Steubenville Herald Star, October 7, 1933

Steubenville Herald Star

October 07, 1933

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Issue date: Saturday, October 7, 1933

Pages available: 12

Previous edition: Friday, October 6, 1933

Next edition: Monday, October 9, 1933 - Used by the World's Finest Libraries and Institutions
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Publication name: Steubenville Herald Star

Location: Steubenville, Ohio

Pages available: 365,552

Years available: 1899 - 1977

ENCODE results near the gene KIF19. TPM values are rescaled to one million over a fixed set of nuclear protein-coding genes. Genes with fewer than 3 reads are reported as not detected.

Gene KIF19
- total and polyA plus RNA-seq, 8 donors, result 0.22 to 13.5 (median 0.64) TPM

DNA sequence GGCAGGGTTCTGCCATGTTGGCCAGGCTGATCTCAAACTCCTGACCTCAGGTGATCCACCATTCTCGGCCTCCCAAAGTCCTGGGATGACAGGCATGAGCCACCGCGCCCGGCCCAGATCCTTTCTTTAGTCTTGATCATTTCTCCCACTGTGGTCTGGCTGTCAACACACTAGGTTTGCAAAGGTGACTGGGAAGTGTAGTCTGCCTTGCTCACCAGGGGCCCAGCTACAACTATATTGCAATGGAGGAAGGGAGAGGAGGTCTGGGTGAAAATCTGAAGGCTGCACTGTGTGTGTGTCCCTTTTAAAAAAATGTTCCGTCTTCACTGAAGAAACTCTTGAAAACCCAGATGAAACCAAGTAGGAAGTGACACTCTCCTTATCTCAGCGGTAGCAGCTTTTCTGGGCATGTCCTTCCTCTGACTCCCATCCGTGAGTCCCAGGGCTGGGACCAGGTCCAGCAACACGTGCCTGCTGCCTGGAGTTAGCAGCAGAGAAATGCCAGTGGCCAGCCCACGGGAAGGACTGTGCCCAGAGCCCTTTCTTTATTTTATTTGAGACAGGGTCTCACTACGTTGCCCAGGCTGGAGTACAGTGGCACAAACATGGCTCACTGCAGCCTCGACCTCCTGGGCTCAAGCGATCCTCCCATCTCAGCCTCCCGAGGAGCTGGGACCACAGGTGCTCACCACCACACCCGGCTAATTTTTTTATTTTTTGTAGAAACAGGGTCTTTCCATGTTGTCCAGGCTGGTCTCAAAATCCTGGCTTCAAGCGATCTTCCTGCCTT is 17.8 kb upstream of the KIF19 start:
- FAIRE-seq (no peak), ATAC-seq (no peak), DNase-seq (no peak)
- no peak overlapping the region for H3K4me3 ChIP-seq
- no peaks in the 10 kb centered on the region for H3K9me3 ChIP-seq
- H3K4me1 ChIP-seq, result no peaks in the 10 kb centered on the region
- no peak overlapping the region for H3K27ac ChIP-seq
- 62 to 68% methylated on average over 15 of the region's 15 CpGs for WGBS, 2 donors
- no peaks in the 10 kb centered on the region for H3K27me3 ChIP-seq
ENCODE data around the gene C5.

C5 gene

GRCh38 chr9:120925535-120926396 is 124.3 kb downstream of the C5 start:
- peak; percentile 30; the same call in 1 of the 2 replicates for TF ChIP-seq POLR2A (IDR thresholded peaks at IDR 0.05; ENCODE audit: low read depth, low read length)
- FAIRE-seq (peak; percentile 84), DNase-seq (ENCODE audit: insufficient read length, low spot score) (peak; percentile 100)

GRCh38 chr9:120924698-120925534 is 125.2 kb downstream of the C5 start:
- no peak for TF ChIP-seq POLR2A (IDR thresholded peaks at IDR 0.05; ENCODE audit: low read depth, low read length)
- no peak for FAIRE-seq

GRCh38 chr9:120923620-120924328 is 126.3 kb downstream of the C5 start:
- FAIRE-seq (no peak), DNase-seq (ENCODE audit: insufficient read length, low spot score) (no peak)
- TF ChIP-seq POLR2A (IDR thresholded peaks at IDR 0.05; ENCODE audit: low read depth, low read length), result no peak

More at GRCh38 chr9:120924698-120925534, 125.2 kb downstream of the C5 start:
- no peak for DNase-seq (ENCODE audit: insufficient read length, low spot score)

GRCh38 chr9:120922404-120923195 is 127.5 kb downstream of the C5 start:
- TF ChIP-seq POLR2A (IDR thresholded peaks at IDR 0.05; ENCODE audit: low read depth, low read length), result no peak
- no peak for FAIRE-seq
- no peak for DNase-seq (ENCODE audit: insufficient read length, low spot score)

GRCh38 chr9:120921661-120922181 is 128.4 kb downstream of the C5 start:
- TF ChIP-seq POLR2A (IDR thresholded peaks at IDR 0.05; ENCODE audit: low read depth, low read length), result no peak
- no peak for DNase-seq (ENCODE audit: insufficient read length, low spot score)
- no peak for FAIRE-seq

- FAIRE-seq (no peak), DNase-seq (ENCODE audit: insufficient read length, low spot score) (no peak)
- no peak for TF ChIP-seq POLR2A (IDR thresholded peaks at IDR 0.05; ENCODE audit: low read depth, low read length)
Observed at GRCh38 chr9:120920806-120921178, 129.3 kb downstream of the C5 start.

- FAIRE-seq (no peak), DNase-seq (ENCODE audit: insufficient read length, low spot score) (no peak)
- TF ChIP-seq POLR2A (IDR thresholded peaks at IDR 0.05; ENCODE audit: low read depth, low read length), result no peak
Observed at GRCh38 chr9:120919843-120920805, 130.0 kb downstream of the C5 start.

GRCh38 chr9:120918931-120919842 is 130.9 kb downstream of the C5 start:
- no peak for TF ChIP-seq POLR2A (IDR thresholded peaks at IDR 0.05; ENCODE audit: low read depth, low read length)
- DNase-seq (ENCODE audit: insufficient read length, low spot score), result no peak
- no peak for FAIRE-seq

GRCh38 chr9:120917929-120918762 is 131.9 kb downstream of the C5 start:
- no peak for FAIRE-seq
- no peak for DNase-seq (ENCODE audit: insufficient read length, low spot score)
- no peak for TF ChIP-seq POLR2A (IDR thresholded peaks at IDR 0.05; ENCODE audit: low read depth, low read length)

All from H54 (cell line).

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Steubenville Herald-Star (Newspaper) - October 7, 1933, Steubenville, Ohio  1 2 3 4 5 6 7 8 9 10 11 12 13 14 1 ft H E N. Y. GIANTS 0 2 0 0 0 1 0 0 0 1 4 11 1 SENATORS 0 � 0 0 0 0 3 0 0 0 0 3 10 0 CLOUDV w i t h showers tonight and probably in north and east portions Sunday morning. STEUBENVILLE HERALD-STAR FINAL EDITION VOL. 87. NO. 162. The Amociuteil t'rena The International Ne\t� Service The United Press STEUBENVILLE, OHIO, SATURDAY, OCTOBER 7, 1933-TWELVE PAGES. TWO CENTS. GIANTS WIN CHAMPIONSHIP NEW YORKMooseheartBows To "BigRed"8-0 COPS FIFTH SAVE DAY FOR GIANTS RIESTILT GRIFFITH STADIUM, WASHINGTON, Oct. 7.-"The laurel crown of victory" today rested atop the head of the New York Giants baseball team. The National league champions wrested the World Championship from the Washington Senators in the Fifth game of the 1933 series today, after suffering one reverse, the opening game in the Senators Park on Thursday. The score: New York 4; Washington 3. The weather was clear and brisk for the renewal of the battle between the rampant New York Giants and the Washington Senators. Leading by three games to one today, the Giants relied on their brilliant righthander, Hal Schumacher, while the Senators nominated their veteran, General Al Crowder. (fc, Schumacher gained the decision over Crowder in the second '"' engagement last Wednesday. After a thorough investigation this morning, including interviews with the principals, Baseball Commissioner Landis indicated no further disciplinary action would be taken against Heinie Manush, Washington outfielder, who was banished by Umpire C]^l$gg||g$$aii in the fourth game of the World Series. At the sarne time it was understood the commissioner "regretted" the drastic action taken by Moran after the dispute at first base. AWARD BATES STATE HIGHWAY RELOCATION JOB Steubenville Firm to Improve Springfield-Amsterdam Stretch AOOLFO LUQUE MEL OTT ing low and inside. Manual! up: Strike one, called. Manush grounded to Jackson and Ooslln was forced at second. Jackson to Critz, but Manush beat the relay to first. Cronin up: Ball one, low. Cronin fouled out to Mancuso. No runs, no hits, no errors, one left. Bex Score New York AB. It. H. 0.4A. E. Fifth Inning First Inning GIANTS-Moore up: Moore cracked the first ball pitched past Bluege for a single. Critz up: Strike one, called. Critz filed to Cioelin. Terry up: Terry singled to center on the first ball pitched and Moore raced to third. Ott up: Foul, strike one, against the preuit box. Foul, strike two, into the dirt. Foul, along the third base line. It barely missed being an extra base hit. Ball one, high and outside. Ball two, high. Sewell trotted out for a talk with Crowder. Foul, behind the plate. Ott fanned, swinging, and missing a change of pace. Davis up: Davis grounded to Cronin and Terry was forced at second. Cronin to Myer. No runs, two hits, no errors, two left. SKNATOIIS-M y c r up: Hall one, outside. Ball two, outside. It had plenty of speed on it. Strike one, called. Strike two called, it was a sinker. Myer hoisted a high fly to Moore who backed up for the catch. Goslin up: Coslin hit the first pitch past Ryan lor a hot single. Manus'.i up: There was a big roar for the husky outfielder. S c h umacher tossed to first. Ball one, low. Ball two, it was a pitchout. Ball three, outside. Strike one. called. Manush lined out to Jackson and Goslin was doubled, Jackson to Terry, as the Senators failed to execute the hit and run play. No runs, one hit, no errors, none left. Second Inning Schulte up: Strike one, called. Ball one, high. Ball two, inside. Schulte grounded out, Critz to Terr}. Kuhel up: Strike one, called. Kuhel lofted to Moore who ran toward the foul line for the catch. No runs, no hits, no errors, none left. Third Inning GIANTS-Terry up: Strike one, called. Strike two, called. Terry drove a single to right. He connected with a slow ball. Ott up: Strike one, called. Strike two, swinging. The bat flew out of Ott's hand. Ott struck, out for the second straight time, swinging at a curve ball. Davis up: Ball one, inside. Strike one, called Davis lifted a short fly to Cronin who backed up into short left field for the catch. Jackson up: Ball one. outside. Foul, strike one over the upper deck behind the plate. Foul, strike two, into the screen. Jackson fanned, swinging at a fast curve. No runs, one hit, no errors, one left. SENATORS: Bluege up: Bluege bounced out, Ryan to Terry. Sewell up: Strike one, called. Ball one, outside. Sewell also sent a hopper to Ryan and was thrown out at first. Crowder up: Foul, strike one, into the upper deck behind third base. Ball one, low. Crowder likewise grounded out by the Ryan to Terry route. No runs, no hits, no errors, none left. GIANTS-Critz up: -OritjiyOI^ to Goslin who made a running catch in right center. Terry tip: Strike one, called. Ball one, inside. Ball two, inside. Foul, strike two, into the lower stands behind the plate. Terry lined out to Bluege. Ott up: Ball one, outside. Ott filed to Manunh. No runs, no hits, no errors, none left. SENATORS-Schulte up: Strike one, swinging. Ball one, high. |->Strike two, swinging at a fast sinker. Schulte dribbled to Jackson and beat it out for a scratch hit on a close play. Jackson had to come in fast and make the throw from an awkward position Kuhel up: Ball one, low. Kuhel cracked a single to, left, Schulte stopping at second.' Bluege up: The Giants went into a huddle with Schumacher in the center of the diamond. Strike one, called. Ball one, outside. Strike two, called. Bluege bunted foul and was automatically out the ball rolling off the first base line. The play was scored as a strikeout with Mancuso getting the putout. Sewell up; Sewell lined out to Moore who jumped for "the catch. Crowder up: Hall one, low. Mancuso failed to hold the ball and Schulte ran to third. It was a wild pitch for Schumacher. Bali two, outside. Kuhel was still on first. Strike one. called. Crowder protested Moran's decision. Crowder grounded to Ryan and' wan thrown out at first. No runs, two hits, no errors, two left. Fourth Inning GIANTS-Jackson up: Jackson cracked the first ball to left for a single. .Mancuso up: Hnl-one, low. Strike one, swinging. Strike two, swinging. Hall two, outside. Foul, into the dirt. Hall three, low. Crowder tossed to first just for tin: exercise. Foul, behind the plate. Foul, into the screen. .Mancuso walked, the fourth pitch being; low and outside. It.van up: Hall one, it mils a pitchout. Ityau bunted to Crowder who threw to Myer for the putout at first base. Jackson went to third and .MnnriiMi to second on the sarritirc. Schumacher up: Foul, strike one, off the left field line. Strike two, suinging. Jackson and ManciiM) scored on Schumacher's short single over second base. Schulte did not have a chance ta cut off anybody at the plate. Moore up: Moore lined out to (Joslin. frit a: up: Foul, strike one, back of the plate. Ball one, outside. Critz filed out to (�o�-lin who came In fast for the catch. Two runs, two hits, no errors, one left. SENATORS Cronin up: Cronin 'lied out to Ott, who made a nice :unning catch behind second base. GIANTS-Mancuso up: Ball one, high. Ball two, high, outside. Strike one, called. Strike two, swinging. Mancuso's bat flew out of his hands behind the plate. He called for the rosin bag from bench. Ball three, low. Mancuso fouled out to Kuhel who took the ball near the first base coaching box. Ryan up: Ball one, outside. Strike one, called. Ball two, inside. Ball three, low. Ryan walked, the fourth ball being high and wide. Schumacher up: Foul, strike one, into the dirt. Strike two, called. Foul, into the dirt. Ball one, it was a wide pitch and Ryan ran to second. Foul, along the third base line. Foul, Into the screen. Schumacher fanned swinging hard at a fast ball. Moore up: Moore grounded out, Crowder to Kuhel. No runs, no hits, no errors, one left. SENATORS-Myer up: Strike one, called. Strike two, swinging at a change of pace. Ball one, Inside and Myer ducked out of the way. Ball two, outside. Myer dropped a short hit in front of the plate and was thrown out. Manc;:so to Terry. Goslin up: Ball one, outside. Foul, strike one, into the screen. Ball two, outsK". Foul, stril:t* two, behlnu the plate. Ball three, outside. Goslin walked the fourth ball be- Moore, rf .... S 0 1 3 0 0 Critz, 2b ..... !> 0 0 2 t 0 5 0 2 13 1 0 Ott, rf ....... 5 1 1 1 I) 0 Dovis, cf ..... . 5 1 o 1 t) 0 Jackson, 3b .. 3 1 1 2 1 1 Mancuso, c . ;* 1 1 7 L L& Ryan, rs ..... . 3 K ,i H. sWjUWtWchcr, p 2 "0 1 0 0 0 ' Luque, p ..... . 1 (i i 1 0 0 Total ...... 37 4 n 30 ir> i SENATORS- AB K H 1*0 A E Myer, 2b..... . 5 0 0 3 1 0 Goslin, rf .... . 4 (1 1 1 I 0 Manush, If ... . 5 1 1 3 0 0 Cronin, ss . 5 1 3 3 3 0 Schulte, cf ... . 4 1 2 0 0 0 Kuhel, lb . , . 5 0 2 7 0 0 Bleugc, 3b ... . 1 0 1 1 1 0 Sewell, c ..... . 1 0 0 8 0 0 Crowder, p ... . 2 0 0 0 2 0 , 1 0 0 1 1 0 xKer ........ 0 0 0 0 0 0 Totals ..... 31) 3 10 30 9 0 BID OF $126,707.10 Employment Registration Starts; Project on State Program xKan for Schulte in tenth. Two base hits-Davis, Mancuso. Home runs-Schulte, Ott Sacrifices-Ryan, Jackson Double play-Cronin to Kuhel Struck out, by Crowder 4, Russell 3, by Schumacher 2, by Luque 5 Base on balls by Crowder 1, by Schumacher 2, by Luque 2. Contract for the relocation of slate route 43, between Amsterdam and East Springfield was awarded to Harry M. Bates of Steubenville by the state highway department, on a bid of ? 126,-707.10, according to an Associated Press dispatch today from Columbus. Calling for the paving of a 3.142 mile stretch of the Canton-Steuhenvllla road with concrete, ilMl.Jiroj.ect- Js a part of Ohio's highway construction pro grain which today opened new road* {or unemployed In the march toward recovery. One was for primary artery building, expected to bring hundreds of the slate's Jobless Into activity within a few weeks as an approved |1,341,!)!)7 schedule was shaped. Another was for secondary road Improvement at an unestimated figure, slated to begin next week. Sixteen counties, including Jefferson, figured In awards of contracts by the highway department and four more will bo taken care of In a letting schedule for next week. Workers on the now highways will be drawn from the lists of government re-employment agencies and will be paid by NRA funds. Force accounts will be employed and labor will be rushed to the task, chiefly of whipping school Sixth Inning GIANTS-Davis up: Hall one, Inside, Foul, strike one, over the press box. Davis lashed a hit down the third base foul line for a double. Jackson up: Jackson bunted and the ball rolled off the third base line. Jackson bunted and was thrown out, Hluege to Kuhel, sending Davis to third on the sacrifice. .Mancuso no: Foul, strike one, into the third base coaching box. Mancuso drove a long hit to left center for a double, scoring Davis. Schulte got his gloved hand barely on the ball but could not hold it. Crowder was taken out of the box. Jack Russell, the right handed relief man, was summoned to the rescue. Itjan up: Strike one, called. Strike two, swinging at a wide, curve. Ityan fanned on tJie third straight strike, missing a fast ball. Schumacher up: Strike one, called. Strike two, swinging. Hall one, outside. Schumacher fanned, swinging at a curve. One run, two hits, no errors, one left. SENATORS-.Myer up: Strike one, swinging. Ball one, low. Myer raised a high fly to Jackson. Goslin up: Hall one, outside Ball two, high. Strike one, called. Goslin grounded out, Critz to Terrf. Manush up: Foul, strike one, into the Kerv-n. Fin-!, strike two. against the lower left field stand*. Hall one, outside. Ball two, inside. F'oul, over the roof of the press box. .Manush drove a line single to right for his first hit of the, gnme. Cronin up: Cronin dropped a single out Ryan's head and Manush beat the throw In a fast dash to third base. Cronin halted at first. Jt was the hit and run play. Schulte up: Schulte drove u home run Into the left field pavilion, scoring .Mamisli and Cronin, ahead of him, and tying the score. Moore backed up against the short fence but the ball sailed several feet over his head Into the crowd. Kuhel up: Kuhel shot a single timing!) Crit/.' legs. It was a terrific smash and much too hot for Hiighie to hold. Bluege up: Strike one, called. Hall one, Inside. Hluege grounded to Jackson, who made a sensational stop as he fell to the ground, but made a poor throw to Terry. Hluege was safe at first and Kuhel reached third, it was a hit for Hluege and an error for Jackson, due to the extra base gained by Kuhel. Schumacher was taken out of the box and Adolfo I/iiqiie, the Cuban vet right bander was called to pitch for the Giants. The Senators had connected for five straight lilts against Schumacher after being|held to three blows In the first five innings. Sewell up: Mancuso walked out for a visit with Ijuqoe. Luque threw to first. Hall one, low. It gol away from .Mancuso but he re-recovered In lime to prevent any damage. There was another big conference in front of the plato among the Giants Inner works. Hall two, low. It was apparently decided to pus� Hew- (Continued On 1'ago 10) SETTLEMENT OF DISPUTES AIM OF MEET RAMBLERS FALL BEFORE STUBS' POWER ATTACK Steel; Coal Leaders Called To Capital By Roosevelt MEMORIAL CEREMONY Hy Tht! Ausoc luted Pi'obh WASHINGTON, Oct. 7-President Roosevelt, .steel manufacturers operating coal mines, and NRA executives went into u conference at the White House today to seek a settlement of the western Pennsylvania coal strike. The issue, which has suspended operations in the steel companies' "captive" mines for several weeks and caused the President some concern, was complete recognition of the union by the operators. Besides Hugh S. Johnson, administrator, and Donald Richborg, general counsel, of NRA, fiv$, steel manufacturers participated in the conference. Thfy ^)re.-JiTigeno Q. I I I ft r s, referee; Parks, umpire; Katon, head linesman. Central High Leads Youngstown 6 to 0 BULLETIN Catholic Central it as leading Yuungstown L'rsiline Academy 6 to 0 at the half mark in the first major test for the "Fighting Irish," this afternoon at the Harding Stadium. The Centrals registered their touchdown in the second quarter when Huff one ran 23 yards to the goal. Kick fur the extra point failed. Two Men and Woman Convicted of Murder Hy The Anaoclalrd I'mm CROSSVILLE, Tenn., Oct. 7-Two men and a woman were convicted of first degree murder today for the slaying of James Copeland, It), of Canton, Ohio, whose death in 1 Si28 was kept secret, until this summer. Ninety nine year sentences were imposed on William (Ruck) Wilder, 47-year old Tennessee mountaineer, and William M. Rurgess, .'SO, who has lived in Cusllnford, Idaho, since shortly after young Copeland's death. Wilder'* ,'i'0-year old second wife, Lavada, received a sentence of U0 years and one day, the minimum for first degree murder. AUTOMOBILE STOLEN While his car was parked on North Sixth street Friday night, it was stolen by thieves. L. C. Veils, of Shirley Circle, told police this morning. The machine, a Buick coupe, carries license 89-680. Employes of the Steubenville (I'ope) plant of the Weirton Steel company will moat Monday at 7 p.m. at the common pleas courtroom for a vote to decide whether they remain on "holiday" or return to work. Announcement of the moating was made by a committee of hoi mill men who arranged for tb meeting this morning, tho county commissioners granting use of the courtroom for the purpose. Members of the committee Bald they were desirous of getting thu true sentiment of tho Steubenville employes of the Weirton Steel company in regard to tho strike now in progress at tho local mill and are content to allow majority vote of the workers rule their future course. Minor Outbreaks Whilo the demand made yester day by city and county officials for peace in the vicinity of the Steubenville plant of the Weirton Steel corporation bore fruit today, other outbursts of violence credited to strikers or sympathizers occurred outside the mill area, At the plant gates this morning pickets were not as numerous as on other days and spectators were kept away from the entry and pro-hiited from stopping in the district while workers were escorted Into the plant. Officials estimated H50 employes were on the job today. Disorders occurred in three sections of the city this morning and as a result, charges have been filed in municipal court against four of the principals, Girl Attacked Miss Mary Soltis, 10, of Her-mania avenue, who has been working regularly at the l'ope plant since the "holiday" started last week was beaten while enroute to the mill this morning. Along Prospect avenue three women strikers hit her with club anil tore of her clothing, Miss Soltis charges. She filed rioting and assault affidavits against Miss Josephine Henry, Angeline Pucci and Lottie Skovronski. The last name defendant was arrested and released on bond, and the other two were to be taken in custody this afternoon. Charges of rioting and assault were also filed against Jamas Holiday and two unknown individu als, accused of beating James | (Continued On Page 10) ily DICK SHKLTON, HeriUd.Htar Sports Writer Under the sweeping charge ot Steuben villo high's "Big Red" another major scholastic football team was trampled in defeat at Harding stadium Friday night.. Out of tho west .from- the stata : of Illinois carao the heralded � Moosehoart high RainblerB to gut* (ar^an 8 to a> reivers* in ona ot at�*t; wUtbUlonB of furidM ley fans 'h^^hid' the pleasure" ot-witnoHHlug. From tho spectators' standpoint there httVo boon moro spectacular battles, more thrilling, heart stopping exhibitions than tho scrimmage betweon the Mooso and the "Dig Red", but none of them, with all their , drama, and fireworks could touch last night's demonstration In tho basic Ingredients of the pigskin pastime. Somowhoi'o in tho neighborhood of 9,000 persons stormed their way Into Harding stadium to watch the argument between the Cartlodgemon and the Illinois Invaders, The colorful throng ;ln-eluded funs from all parts of the valley, and several delegations o� Loyal Order of Mooso front Ohio, Pennsylvania and West Virginia, who came to got a peek at their much, talked about Mooseheart home cloven. After tho scrimmaging was over and the fans had slipped away from tho stadium, leaving it bathed In a mist of fog Ceasat'S Immortal legend "Venl, Vldl, Vlcl" was still a legond to tho boys from MooBeheart. They came, saw and were conquered, but only after giving a grand defensive exhibition, tho like of Which few SteubonvlHe teamB have ever had to contend with. Offensively tho Mooso could do little. Their own attack was but putty lu the hands of tho Stubber trench stalwarts. Tho shifting maneuvers, line stabs, and aerial (Continued on I'age 0) socIetyTdTtor awarded prize Mary Berger, of Herald-Star, Wins Honors at Convention Ur Ta* AwoeUtnl Pnu AKRON, 0., Oct.. 7.-,Ruth Mc-Kennoy of the Akron Beacon Journal took top honors with three awards, prize winners in the annual contest of the Ohio Newspaper Women's association anr nounced here today. Miss McKcnney was awarded the $25 prize given by Amelia Earharl for the best story dealing with some pljasu of aviation, f 15 for the most original treatment of routine story, and the $15 for the best news feature story by or.<. association member appearing In '�'.-newspaper of 25,000 circulation ox-over. '< i, Winners of two awards included' Jane Williams of the Mansfield Journal - News, Lola Hill of the Piqua Call, and Arietta "Weimer of the Akron Beacon-Journal. Miss Williams won the $10 for the best story about a mother appearing in Ohio newspapers .re� gardless of she and $10 for tho best story dealing with some phane of science. ' i The Alice VanSickle memorial prize of $20 for the best society page in a newspaper pf less than 25,000 circulation went to Mary I Berger of the Steubenville Herald-i Star. . ' ;